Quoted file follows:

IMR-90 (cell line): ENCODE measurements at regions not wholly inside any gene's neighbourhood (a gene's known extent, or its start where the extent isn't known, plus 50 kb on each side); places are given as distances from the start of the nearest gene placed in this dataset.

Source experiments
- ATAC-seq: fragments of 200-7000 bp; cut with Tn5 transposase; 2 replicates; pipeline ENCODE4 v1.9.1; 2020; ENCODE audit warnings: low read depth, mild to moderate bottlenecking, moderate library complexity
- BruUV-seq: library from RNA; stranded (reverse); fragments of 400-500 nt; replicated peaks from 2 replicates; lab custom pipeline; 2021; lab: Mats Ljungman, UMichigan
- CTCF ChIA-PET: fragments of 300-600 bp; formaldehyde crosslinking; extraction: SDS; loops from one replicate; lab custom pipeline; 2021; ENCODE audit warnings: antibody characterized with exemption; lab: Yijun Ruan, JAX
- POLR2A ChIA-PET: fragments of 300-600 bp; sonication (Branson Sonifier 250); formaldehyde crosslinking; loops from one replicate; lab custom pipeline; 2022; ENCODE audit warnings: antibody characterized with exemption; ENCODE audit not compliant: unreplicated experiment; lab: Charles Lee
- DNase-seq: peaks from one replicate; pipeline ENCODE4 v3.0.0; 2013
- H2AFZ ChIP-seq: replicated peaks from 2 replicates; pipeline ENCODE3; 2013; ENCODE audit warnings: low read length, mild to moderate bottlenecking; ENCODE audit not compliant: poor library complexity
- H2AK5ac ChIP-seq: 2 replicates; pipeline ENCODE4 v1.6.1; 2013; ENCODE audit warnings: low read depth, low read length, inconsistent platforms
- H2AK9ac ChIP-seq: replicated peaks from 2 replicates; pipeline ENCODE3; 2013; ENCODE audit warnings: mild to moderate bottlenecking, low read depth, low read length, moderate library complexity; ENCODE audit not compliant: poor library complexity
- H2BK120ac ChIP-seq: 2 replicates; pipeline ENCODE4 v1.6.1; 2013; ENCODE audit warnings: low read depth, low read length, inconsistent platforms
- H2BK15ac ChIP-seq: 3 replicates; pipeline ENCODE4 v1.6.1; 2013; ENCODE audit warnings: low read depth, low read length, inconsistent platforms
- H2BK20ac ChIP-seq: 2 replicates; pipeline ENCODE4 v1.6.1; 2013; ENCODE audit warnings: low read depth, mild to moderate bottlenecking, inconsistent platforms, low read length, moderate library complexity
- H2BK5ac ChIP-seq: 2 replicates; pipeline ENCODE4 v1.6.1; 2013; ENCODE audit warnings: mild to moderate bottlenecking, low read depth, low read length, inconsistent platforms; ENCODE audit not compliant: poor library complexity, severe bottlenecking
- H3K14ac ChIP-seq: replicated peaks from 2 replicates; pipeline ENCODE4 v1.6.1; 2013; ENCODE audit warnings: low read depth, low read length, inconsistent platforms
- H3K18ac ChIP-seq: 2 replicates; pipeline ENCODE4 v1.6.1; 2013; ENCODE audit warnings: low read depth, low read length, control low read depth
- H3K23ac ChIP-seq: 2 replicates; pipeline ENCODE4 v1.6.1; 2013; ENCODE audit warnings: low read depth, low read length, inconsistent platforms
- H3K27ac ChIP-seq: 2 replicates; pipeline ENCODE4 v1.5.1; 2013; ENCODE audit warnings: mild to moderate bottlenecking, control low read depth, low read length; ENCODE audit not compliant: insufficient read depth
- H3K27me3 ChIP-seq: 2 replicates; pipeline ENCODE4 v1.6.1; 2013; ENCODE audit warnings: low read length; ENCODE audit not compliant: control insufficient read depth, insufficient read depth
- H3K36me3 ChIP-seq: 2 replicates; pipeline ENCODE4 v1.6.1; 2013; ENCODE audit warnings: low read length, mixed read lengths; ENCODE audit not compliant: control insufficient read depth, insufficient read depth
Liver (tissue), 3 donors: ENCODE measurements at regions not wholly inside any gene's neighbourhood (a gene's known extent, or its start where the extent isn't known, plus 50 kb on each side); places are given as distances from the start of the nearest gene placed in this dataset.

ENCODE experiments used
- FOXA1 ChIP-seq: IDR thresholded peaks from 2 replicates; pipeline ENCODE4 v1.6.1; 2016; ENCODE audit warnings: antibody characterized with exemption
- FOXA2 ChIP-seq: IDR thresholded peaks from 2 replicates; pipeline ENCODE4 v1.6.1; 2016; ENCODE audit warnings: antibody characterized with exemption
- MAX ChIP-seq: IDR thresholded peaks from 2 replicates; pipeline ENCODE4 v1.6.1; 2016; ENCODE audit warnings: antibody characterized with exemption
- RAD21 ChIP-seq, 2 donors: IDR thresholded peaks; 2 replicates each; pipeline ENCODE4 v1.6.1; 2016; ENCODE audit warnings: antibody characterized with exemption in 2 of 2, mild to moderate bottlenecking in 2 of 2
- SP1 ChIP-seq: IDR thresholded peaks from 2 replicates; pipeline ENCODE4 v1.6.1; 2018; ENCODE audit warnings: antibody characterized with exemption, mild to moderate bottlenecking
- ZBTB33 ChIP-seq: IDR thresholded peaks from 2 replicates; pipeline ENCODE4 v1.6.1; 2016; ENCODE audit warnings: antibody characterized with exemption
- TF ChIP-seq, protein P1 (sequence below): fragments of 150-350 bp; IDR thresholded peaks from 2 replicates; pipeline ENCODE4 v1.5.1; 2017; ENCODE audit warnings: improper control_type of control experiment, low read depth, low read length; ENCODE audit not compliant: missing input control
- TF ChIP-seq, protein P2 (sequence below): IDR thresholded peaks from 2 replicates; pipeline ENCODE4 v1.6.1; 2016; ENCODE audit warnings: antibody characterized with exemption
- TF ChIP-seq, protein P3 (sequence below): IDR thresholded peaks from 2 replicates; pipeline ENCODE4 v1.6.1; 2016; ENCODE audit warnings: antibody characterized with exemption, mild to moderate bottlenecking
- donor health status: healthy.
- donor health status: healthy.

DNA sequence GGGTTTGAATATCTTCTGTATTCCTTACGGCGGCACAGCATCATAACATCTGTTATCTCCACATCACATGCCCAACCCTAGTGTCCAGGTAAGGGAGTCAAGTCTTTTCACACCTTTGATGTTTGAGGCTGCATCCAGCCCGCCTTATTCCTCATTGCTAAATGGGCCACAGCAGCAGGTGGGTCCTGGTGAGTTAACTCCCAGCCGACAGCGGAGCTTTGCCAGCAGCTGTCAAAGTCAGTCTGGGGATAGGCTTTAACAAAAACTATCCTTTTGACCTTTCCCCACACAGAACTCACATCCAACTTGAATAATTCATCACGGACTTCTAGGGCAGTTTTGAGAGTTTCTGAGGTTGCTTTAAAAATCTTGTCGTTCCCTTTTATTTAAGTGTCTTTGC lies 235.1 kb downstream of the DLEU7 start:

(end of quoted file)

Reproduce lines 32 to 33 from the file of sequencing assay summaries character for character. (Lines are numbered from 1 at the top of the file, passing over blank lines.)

- donor health status: healthy.
- donor health status: healthy.